What they are saying
According to Prof Danbatta:
- “The Commission will continue to put in its best in the discharge of its mandates, especially in facilitating the deployment of broadband, which is central to diversifying the Nigerian economy and national development”
- “Also, it is our belief that the communications industry, under the leadership of the Ministry of Communications and Digital Economy, will experience more quantum leaps and retain its current leadership role in the telecommunications space”
In his reaction and comment, the new Perm Sec, Engr. Festus Yusuf Daudu said:
- “I want to thank NCC for its contribution to the Nigerian economy so far. I am not exaggerating about the achievements of NCC, in terms of contribution to GDP and how NCC’s effective regulatory role has been helping the economy in so many ways”
What you should know
- The BTS system is part of a GSM network that is responsible for the reception and transmission of radio signals from mobile phones.
- A Base Transceiver Station is a general description of equipment consisting of the telecommunication technology and the air interface of the mobile network (GSM, UMTS etc.).
- The deployment of the 3G and 4G base transceiver stations (BTS) increased from 30,000 to 53,460, in the last 5 years
- While the Fibre Optic Transmission cables expanded from 47,000km to 54,725km
- As at November, 2020, active telephony subscribers stood at 208 million with tele-density standing at 108.92%
- Active Internet subscriptions of 154.9 million were achieved with broadband penetration rate of 45.07%
- The number of subscriptions to DND service hit over 30 million as the service empowers Nigerians to be able to protect themselves from the menace of unsolicited text messages and calls.
Why this matters
Having more Base Transceiver Stations (BTS) is quite imperative for driving an improved broadband/telecoms service delivery to Nigerian subscribers.
The poor services currently experienced by many telephony subscribers, especially in areas not sufficiently covered by Base stations, will now be a thing of the past as even subscribers in the remotest rural areas can conveniently receive and make calls and as well as enjoy other subscription services, without hitches.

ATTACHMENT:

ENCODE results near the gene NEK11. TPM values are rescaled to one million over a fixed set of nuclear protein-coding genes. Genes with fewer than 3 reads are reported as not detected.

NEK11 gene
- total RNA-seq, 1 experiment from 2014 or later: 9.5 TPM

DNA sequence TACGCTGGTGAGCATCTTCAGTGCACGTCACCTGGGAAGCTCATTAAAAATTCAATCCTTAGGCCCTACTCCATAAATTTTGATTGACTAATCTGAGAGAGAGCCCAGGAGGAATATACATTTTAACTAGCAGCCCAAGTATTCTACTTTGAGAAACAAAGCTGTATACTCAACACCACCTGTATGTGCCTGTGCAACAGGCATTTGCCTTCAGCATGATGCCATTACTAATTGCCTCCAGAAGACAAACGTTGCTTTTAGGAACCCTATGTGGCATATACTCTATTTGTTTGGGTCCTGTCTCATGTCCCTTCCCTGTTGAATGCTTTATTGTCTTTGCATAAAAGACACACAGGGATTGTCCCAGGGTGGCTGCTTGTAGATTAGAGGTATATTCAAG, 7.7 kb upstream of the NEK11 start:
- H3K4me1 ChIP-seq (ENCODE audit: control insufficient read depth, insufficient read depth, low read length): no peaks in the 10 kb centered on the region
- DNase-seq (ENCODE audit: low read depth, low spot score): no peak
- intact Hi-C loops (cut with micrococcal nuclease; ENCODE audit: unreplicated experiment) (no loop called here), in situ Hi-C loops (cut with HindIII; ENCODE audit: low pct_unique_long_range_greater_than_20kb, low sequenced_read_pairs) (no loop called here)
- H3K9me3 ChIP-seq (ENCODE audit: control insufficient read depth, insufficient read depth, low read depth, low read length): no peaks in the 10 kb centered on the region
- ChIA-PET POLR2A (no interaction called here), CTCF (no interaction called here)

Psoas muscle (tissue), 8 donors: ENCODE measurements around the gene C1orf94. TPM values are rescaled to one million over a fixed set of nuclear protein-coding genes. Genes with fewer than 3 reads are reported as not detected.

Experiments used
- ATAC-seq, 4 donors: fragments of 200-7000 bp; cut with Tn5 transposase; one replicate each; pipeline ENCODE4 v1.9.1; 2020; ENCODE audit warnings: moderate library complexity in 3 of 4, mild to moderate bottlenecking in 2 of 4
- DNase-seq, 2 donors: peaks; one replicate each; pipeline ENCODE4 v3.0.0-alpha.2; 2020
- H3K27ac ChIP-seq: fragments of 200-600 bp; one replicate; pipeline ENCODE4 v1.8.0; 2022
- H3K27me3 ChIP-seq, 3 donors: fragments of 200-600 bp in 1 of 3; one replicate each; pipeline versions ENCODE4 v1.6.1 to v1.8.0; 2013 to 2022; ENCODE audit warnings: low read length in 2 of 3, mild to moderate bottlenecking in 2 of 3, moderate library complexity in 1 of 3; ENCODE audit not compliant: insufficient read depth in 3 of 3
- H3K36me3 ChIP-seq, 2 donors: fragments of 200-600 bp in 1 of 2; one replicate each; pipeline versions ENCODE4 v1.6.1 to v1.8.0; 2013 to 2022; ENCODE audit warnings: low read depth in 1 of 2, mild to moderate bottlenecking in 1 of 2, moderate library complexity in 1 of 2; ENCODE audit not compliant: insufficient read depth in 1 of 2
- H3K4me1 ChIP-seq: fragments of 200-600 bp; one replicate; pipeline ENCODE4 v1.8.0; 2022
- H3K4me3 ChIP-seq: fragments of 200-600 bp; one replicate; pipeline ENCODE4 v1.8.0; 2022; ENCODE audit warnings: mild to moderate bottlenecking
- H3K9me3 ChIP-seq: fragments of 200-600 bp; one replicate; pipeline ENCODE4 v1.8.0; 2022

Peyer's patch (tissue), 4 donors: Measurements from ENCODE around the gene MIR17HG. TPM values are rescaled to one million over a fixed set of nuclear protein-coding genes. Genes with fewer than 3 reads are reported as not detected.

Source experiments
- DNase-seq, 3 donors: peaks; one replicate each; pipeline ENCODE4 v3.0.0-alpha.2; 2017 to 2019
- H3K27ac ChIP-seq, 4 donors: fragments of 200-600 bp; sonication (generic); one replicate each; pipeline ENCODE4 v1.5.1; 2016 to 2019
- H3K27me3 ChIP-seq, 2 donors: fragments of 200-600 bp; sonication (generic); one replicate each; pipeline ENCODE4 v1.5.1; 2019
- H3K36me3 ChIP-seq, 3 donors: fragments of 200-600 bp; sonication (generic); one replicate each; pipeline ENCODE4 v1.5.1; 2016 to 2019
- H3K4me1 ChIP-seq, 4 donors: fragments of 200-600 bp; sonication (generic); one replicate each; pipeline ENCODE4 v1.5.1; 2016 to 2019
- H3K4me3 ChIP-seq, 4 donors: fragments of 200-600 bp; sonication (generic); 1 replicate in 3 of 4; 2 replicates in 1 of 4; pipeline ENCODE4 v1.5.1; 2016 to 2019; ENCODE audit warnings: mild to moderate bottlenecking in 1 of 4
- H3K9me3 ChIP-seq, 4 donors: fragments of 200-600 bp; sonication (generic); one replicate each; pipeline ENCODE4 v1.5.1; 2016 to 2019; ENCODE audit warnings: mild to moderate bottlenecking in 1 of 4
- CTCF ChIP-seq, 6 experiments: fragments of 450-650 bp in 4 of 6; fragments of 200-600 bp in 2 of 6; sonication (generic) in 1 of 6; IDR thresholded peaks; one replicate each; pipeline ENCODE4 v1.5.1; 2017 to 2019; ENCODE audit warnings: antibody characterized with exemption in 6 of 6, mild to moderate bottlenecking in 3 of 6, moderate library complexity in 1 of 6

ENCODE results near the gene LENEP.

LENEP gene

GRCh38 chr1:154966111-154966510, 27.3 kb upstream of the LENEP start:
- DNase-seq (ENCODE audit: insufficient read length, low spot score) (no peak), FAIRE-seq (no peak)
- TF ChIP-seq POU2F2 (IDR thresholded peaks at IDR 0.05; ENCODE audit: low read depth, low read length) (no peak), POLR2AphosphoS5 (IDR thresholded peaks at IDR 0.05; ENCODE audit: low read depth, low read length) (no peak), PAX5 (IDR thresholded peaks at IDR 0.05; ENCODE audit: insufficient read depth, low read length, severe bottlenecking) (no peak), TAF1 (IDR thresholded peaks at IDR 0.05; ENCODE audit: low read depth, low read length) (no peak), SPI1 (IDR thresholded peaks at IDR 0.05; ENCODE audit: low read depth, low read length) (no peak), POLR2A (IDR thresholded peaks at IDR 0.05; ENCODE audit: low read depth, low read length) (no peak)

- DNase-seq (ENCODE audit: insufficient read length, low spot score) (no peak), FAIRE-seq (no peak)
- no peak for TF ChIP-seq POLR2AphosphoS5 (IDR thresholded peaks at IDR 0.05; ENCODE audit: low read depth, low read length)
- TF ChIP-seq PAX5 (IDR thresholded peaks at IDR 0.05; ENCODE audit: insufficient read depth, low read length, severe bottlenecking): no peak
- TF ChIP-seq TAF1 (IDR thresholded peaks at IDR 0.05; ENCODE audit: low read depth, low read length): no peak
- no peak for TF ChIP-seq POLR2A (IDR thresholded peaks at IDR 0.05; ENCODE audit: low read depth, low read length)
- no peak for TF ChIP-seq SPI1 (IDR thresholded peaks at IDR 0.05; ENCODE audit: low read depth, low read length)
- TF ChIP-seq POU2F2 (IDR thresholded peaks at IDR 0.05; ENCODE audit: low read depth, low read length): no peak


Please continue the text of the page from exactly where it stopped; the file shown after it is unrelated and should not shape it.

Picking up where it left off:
Niger Insurance Plc gets shareholders nod to restructure business
Niger Insurance Plc has announced plans to restructure its insurance business into distinct but mutually dependent business entities.
Niger Insurance Plc has obtained shareholders’ approval to restructure its insurance business into general, life and business insurance, with each segment to be structured as a separate legal entity.
This is part of the resolutions passed at the 50th Annual General Meeting of Niger Insurance Plc., held on 20th of January, 2021 at Peninsula Hotel in Lekki, Lagos.
The decision to restructure the company is in a bid to make it more efficient and profitable to stakeholders, especially as efforts are geared towards overturning a loss of about 1,1723.2% Year-on-Year, earlier made by the company in its last reported financial statement, Q2, 2020, as reported by Nairametrics.
Other key decisions reached at the 50th AGM include;
- The re-appointment of Mr Ebi Enaholo and Mrs. Olufemi Owopetu as Directors of the company.
- Acceptance of the presented financial statement for the year ended December 31, 2019 and the report of the audit committee, directors and auditors.
- Directors were authorized to fix the remuneration of the auditors.